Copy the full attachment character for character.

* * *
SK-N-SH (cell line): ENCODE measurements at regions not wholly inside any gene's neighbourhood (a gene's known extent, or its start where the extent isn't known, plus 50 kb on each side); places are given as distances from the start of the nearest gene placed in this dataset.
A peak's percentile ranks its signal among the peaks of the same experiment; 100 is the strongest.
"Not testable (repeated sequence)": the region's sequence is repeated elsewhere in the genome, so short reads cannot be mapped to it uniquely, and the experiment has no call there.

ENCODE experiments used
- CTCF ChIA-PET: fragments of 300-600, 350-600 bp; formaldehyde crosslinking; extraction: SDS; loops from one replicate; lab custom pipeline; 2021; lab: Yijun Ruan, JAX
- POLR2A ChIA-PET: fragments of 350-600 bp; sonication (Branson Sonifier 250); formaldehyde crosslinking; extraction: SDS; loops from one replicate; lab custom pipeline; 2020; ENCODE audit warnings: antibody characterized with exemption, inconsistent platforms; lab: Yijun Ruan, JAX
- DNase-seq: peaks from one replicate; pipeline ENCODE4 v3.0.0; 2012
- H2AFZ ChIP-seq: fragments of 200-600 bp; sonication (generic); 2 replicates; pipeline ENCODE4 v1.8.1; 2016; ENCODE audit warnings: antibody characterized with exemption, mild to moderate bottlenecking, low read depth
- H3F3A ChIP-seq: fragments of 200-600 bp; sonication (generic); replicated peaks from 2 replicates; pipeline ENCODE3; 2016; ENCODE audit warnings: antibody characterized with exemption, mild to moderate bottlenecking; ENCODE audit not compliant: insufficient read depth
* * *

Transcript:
SK-N-SH (cell line): ENCODE measurements at regions not wholly inside any gene's neighbourhood (a gene's known extent, or its start where the extent isn't known, plus 50 kb on each side); places are given as distances from the start of the nearest gene placed in this dataset.
A peak's percentile ranks its signal among the peaks of the same experiment; 100 is the strongest.
"Not testable (repeated sequence)": the region's sequence is repeated elsewhere in the genome, so short reads cannot be mapped to it uniquely, and the experiment has no call there.

ENCODE experiments used
- CTCF ChIA-PET: fragments of 300-600, 350-600 bp; formaldehyde crosslinking; extraction: SDS; loops from one replicate; lab custom pipeline; 2021; lab: Yijun Ruan, JAX
- POLR2A ChIA-PET: fragments of 350-600 bp; sonication (Branson Sonifier 250); formaldehyde crosslinking; extraction: SDS; loops from one replicate; lab custom pipeline; 2020; ENCODE audit warnings: antibody characterized with exemption, inconsistent platforms; lab: Yijun Ruan, JAX
- DNase-seq: peaks from one replicate; pipeline ENCODE4 v3.0.0; 2012
- H2AFZ ChIP-seq: fragments of 200-600 bp; sonication (generic); 2 replicates; pipeline ENCODE4 v1.8.1; 2016; ENCODE audit warnings: antibody characterized with exemption, mild to moderate bottlenecking, low read depth
- H3F3A ChIP-seq: fragments of 200-600 bp; sonication (generic); replicated peaks from 2 replicates; pipeline ENCODE3; 2016; ENCODE audit warnings: antibody characterized with exemption, mild to moderate bottlenecking; ENCODE audit not compliant: insufficient read depth